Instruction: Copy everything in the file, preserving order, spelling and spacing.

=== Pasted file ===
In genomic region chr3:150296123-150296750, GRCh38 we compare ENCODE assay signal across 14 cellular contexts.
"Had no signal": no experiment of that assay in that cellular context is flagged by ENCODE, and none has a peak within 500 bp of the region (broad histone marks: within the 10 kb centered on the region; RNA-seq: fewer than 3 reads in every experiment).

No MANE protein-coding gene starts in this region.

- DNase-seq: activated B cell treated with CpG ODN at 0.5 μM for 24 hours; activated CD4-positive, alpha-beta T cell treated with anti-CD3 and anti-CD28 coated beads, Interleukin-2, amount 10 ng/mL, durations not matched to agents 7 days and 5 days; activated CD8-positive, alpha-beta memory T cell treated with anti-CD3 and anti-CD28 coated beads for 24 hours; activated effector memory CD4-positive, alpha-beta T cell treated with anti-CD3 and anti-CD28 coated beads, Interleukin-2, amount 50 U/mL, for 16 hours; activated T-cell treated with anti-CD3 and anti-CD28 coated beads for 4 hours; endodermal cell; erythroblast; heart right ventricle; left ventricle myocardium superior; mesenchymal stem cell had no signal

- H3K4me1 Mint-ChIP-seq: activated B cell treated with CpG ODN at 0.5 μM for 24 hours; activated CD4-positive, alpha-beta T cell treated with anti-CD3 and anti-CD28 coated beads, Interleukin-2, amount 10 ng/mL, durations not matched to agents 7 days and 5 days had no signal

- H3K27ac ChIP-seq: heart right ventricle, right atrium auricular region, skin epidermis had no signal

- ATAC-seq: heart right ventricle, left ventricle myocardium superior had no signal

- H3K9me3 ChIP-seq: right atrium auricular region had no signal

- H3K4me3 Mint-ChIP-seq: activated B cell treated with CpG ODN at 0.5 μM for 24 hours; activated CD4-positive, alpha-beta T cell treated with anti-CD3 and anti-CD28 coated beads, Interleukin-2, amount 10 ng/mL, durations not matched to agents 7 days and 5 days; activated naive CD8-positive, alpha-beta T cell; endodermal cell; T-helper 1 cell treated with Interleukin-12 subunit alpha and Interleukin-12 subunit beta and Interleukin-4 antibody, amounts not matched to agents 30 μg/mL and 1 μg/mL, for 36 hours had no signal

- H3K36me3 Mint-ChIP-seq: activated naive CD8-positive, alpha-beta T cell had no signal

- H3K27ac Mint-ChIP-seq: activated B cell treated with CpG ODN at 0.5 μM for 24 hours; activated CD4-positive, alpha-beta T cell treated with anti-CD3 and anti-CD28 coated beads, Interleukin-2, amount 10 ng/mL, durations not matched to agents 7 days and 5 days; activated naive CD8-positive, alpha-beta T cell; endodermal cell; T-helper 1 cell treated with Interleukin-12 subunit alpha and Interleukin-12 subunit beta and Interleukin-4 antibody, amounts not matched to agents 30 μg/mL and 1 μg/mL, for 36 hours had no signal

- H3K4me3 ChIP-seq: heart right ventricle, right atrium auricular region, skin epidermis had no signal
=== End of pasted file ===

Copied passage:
In genomic region chr3:150296123-150296750, GRCh38 we compare ENCODE assay signal across 14 cellular contexts.
"Had no signal": no experiment of that assay in that cellular context is flagged by ENCODE, and none has a peak within 500 bp of the region (broad histone marks: within the 10 kb centered on the region; RNA-seq: fewer than 3 reads in every experiment).

No MANE protein-coding gene starts in this region.

- DNase-seq: activated B cell treated with CpG ODN at 0.5 μM for 24 hours; activated CD4-positive, alpha-beta T cell treated with anti-CD3 and anti-CD28 coated beads, Interleukin-2, amount 10 ng/mL, durations not matched to agents 7 days and 5 days; activated CD8-positive, alpha-beta memory T cell treated with anti-CD3 and anti-CD28 coated beads for 24 hours; activated effector memory CD4-positive, alpha-beta T cell treated with anti-CD3 and anti-CD28 coated beads, Interleukin-2, amount 50 U/mL, for 16 hours; activated T-cell treated with anti-CD3 and anti-CD28 coated beads for 4 hours; endodermal cell; erythroblast; heart right ventricle; left ventricle myocardium superior; mesenchymal stem cell had no signal

- H3K4me1 Mint-ChIP-seq: activated B cell treated with CpG ODN at 0.5 μM for 24 hours; activated CD4-positive, alpha-beta T cell treated with anti-CD3 and anti-CD28 coated beads, Interleukin-2, amount 10 ng/mL, durations not matched to agents 7 days and 5 days had no signal

- H3K27ac ChIP-seq: heart right ventricle, right atrium auricular region, skin epidermis had no signal

- ATAC-seq: heart right ventricle, left ventricle myocardium superior had no signal

- H3K9me3 ChIP-seq: right atrium auricular region had no signal

- H3K4me3 Mint-ChIP-seq: activated B cell treated with CpG ODN at 0.5 μM for 24 hours; activated CD4-positive, alpha-beta T cell treated with anti-CD3 and anti-CD28 coated beads, Interleukin-2, amount 10 ng/mL, durations not matched to agents 7 days and 5 days; activated naive CD8-positive, alpha-beta T cell; endodermal cell; T-helper 1 cell treated with Interleukin-12 subunit alpha and Interleukin-12 subunit beta and Interleukin-4 antibody, amounts not matched to agents 30 μg/mL and 1 μg/mL, for 36 hours had no signal

- H3K36me3 Mint-ChIP-seq: activated naive CD8-positive, alpha-beta T cell had no signal

- H3K27ac Mint-ChIP-seq: activated B cell treated with CpG ODN at 0.5 μM for 24 hours; activated CD4-positive, alpha-beta T cell treated with anti-CD3 and anti-CD28 coated beads, Interleukin-2, amount 10 ng/mL, durations not matched to agents 7 days and 5 days; activated naive CD8-positive, alpha-beta T cell; endodermal cell; T-helper 1 cell treated with Interleukin-12 subunit alpha and Interleukin-12 subunit beta and Interleukin-4 antibody, amounts not matched to agents 30 μg/mL and 1 μg/mL, for 36 hours had no signal

- H3K4me3 ChIP-seq: heart right ventricle, right atrium auricular region, skin epidermis had no signal